Two large nuclear explosions produced a considerable number of PcP phases. Analysis of the P and PcP travel times shows a scatter of ±2 sec. It is pointed out that PcP and P times must be considered together to eliminate gross upper mantle effects on the travel times. On a worldwide basis, the PcP peak-to-peak amplitudes exhibit a scatter of up to one order of magnitude, and, thus, the reflection coefficient of the core-mantle boundary (cmb) may not be determined with any significance from them. Comparing the wave form of PcP and the wave form of P waves convolved with thin-layered models of the cmb suggests that the cmb may be approximated by a thin high-impedance liquid layer of several kilometers in thickness embedded between the mantle and the core. Such a model can explain observed dilatational arrivals and a small decrease in amplitude near Δ ≈ 30°. The data do not permit exact determination of the model parameters because of uncertainty in the data and insensitivity of the method and because the cmb also may be laterally inhomogeneous.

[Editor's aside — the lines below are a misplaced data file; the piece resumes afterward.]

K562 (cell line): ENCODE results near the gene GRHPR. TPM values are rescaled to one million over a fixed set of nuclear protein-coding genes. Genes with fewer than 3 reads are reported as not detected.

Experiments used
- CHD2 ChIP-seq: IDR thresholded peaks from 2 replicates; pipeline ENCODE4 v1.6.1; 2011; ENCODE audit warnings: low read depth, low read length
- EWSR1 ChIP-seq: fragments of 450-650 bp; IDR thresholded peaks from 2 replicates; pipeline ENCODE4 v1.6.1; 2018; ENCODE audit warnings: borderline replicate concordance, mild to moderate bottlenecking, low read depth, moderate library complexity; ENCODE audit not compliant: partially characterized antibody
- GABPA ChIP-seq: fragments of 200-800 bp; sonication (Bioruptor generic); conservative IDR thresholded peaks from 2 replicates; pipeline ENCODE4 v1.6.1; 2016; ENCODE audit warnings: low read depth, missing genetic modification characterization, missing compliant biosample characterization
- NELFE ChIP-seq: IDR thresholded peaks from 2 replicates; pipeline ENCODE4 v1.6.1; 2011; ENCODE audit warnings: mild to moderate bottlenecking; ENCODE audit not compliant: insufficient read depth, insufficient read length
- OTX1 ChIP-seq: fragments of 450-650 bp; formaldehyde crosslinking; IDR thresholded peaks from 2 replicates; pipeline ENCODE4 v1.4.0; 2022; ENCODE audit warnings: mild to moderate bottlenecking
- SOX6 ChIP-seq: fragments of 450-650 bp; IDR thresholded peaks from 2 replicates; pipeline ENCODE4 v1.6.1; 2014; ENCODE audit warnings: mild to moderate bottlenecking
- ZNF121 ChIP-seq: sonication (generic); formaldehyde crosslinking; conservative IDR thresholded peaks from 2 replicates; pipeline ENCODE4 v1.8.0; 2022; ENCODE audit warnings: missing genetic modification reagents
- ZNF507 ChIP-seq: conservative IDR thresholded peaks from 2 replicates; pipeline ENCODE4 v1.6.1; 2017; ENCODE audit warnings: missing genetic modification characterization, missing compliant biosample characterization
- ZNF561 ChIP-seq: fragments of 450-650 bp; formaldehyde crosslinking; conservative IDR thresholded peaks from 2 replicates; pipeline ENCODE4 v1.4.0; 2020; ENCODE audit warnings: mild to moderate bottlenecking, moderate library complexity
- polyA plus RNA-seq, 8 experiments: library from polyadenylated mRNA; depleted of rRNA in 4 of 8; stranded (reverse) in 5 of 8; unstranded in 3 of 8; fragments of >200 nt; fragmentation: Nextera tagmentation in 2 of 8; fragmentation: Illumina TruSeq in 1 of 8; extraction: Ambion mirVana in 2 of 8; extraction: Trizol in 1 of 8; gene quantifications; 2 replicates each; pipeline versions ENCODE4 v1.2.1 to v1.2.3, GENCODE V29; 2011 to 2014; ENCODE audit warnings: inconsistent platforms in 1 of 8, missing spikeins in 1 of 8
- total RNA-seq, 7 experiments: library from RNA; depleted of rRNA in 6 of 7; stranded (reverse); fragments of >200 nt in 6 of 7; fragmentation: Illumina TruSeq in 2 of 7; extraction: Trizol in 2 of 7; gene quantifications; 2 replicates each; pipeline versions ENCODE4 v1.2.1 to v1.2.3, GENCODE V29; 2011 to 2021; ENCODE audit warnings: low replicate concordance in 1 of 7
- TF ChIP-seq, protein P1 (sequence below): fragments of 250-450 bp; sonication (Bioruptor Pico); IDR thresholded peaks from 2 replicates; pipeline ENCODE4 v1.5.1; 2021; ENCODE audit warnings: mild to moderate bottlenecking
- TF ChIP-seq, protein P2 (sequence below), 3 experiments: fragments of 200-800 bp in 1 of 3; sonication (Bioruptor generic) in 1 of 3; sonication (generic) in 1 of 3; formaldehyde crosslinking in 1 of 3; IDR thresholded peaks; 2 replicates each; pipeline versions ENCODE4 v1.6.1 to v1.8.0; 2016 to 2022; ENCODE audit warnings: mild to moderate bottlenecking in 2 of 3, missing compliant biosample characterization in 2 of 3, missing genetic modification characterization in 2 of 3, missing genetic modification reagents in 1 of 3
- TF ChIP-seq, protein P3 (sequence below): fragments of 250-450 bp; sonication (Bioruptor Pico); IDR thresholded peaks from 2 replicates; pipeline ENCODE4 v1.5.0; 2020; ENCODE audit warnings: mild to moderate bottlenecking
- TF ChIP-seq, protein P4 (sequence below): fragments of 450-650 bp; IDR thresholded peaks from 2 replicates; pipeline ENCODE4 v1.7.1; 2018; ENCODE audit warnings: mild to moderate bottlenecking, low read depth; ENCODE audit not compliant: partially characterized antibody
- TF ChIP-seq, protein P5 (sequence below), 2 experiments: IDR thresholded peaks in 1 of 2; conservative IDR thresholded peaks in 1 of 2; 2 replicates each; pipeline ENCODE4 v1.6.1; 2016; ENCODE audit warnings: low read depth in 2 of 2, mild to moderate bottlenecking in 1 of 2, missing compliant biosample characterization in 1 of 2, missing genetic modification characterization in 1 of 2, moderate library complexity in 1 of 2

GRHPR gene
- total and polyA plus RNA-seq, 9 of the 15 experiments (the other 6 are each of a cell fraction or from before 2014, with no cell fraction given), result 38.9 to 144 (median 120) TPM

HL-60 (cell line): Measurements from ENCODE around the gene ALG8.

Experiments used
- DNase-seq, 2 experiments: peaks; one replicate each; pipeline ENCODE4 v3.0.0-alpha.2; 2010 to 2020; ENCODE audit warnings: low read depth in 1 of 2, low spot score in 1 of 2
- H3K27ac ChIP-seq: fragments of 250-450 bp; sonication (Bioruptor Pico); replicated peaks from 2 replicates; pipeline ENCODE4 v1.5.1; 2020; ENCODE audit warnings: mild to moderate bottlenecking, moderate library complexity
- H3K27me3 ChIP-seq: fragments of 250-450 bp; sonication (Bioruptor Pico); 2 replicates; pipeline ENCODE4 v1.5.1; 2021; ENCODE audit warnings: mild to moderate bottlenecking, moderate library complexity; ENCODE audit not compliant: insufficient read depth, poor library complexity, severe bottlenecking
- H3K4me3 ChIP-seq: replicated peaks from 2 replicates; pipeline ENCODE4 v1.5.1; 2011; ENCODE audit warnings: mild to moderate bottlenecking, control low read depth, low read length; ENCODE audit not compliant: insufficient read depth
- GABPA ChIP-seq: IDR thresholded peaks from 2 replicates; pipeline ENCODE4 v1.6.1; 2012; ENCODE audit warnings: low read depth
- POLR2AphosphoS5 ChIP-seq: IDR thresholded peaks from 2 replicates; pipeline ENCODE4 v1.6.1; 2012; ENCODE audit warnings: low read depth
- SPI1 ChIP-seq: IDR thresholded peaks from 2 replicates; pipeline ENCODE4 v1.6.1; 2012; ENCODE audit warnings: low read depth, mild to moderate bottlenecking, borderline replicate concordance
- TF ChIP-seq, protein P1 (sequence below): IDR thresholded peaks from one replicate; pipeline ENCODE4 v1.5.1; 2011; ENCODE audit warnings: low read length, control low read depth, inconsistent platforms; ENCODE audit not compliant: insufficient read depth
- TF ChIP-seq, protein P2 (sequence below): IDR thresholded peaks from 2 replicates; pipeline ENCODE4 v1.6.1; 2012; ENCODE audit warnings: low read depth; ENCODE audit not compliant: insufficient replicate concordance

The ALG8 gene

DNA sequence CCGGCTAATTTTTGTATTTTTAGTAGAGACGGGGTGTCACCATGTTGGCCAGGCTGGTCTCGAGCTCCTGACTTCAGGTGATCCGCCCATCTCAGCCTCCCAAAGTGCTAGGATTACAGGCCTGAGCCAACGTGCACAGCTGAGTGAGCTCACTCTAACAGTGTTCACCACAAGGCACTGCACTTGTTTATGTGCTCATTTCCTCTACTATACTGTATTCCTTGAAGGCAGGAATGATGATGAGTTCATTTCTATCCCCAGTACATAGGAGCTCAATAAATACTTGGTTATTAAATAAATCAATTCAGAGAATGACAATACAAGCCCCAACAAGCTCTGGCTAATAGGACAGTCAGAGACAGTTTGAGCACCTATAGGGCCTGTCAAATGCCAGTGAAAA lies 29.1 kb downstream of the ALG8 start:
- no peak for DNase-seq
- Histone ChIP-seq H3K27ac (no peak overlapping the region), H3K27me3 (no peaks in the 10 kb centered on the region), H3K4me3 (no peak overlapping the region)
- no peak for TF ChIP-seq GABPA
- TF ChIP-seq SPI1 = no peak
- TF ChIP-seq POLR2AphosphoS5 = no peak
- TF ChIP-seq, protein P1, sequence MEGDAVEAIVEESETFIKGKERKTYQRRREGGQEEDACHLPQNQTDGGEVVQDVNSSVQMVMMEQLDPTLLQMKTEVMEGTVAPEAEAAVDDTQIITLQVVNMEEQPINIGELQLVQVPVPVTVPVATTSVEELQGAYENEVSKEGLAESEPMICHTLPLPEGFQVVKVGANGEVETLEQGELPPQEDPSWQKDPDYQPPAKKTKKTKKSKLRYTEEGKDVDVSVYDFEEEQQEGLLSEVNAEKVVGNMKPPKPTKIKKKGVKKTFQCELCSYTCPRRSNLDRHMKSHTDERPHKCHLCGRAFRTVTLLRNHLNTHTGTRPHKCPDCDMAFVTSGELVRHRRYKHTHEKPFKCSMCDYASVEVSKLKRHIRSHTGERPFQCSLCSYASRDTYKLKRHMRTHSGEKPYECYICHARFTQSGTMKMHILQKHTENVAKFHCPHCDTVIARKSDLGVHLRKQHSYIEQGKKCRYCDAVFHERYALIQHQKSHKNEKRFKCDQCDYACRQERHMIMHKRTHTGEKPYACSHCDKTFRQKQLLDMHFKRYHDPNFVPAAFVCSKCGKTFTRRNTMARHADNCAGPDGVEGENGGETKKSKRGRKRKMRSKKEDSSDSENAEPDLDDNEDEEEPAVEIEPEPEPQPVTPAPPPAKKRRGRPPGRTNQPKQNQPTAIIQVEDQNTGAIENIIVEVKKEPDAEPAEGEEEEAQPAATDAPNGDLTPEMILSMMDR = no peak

The frequency-dependence of the reflection and transmission coefficients of a layered cmb would have serious effects on the determination of inner core parameters.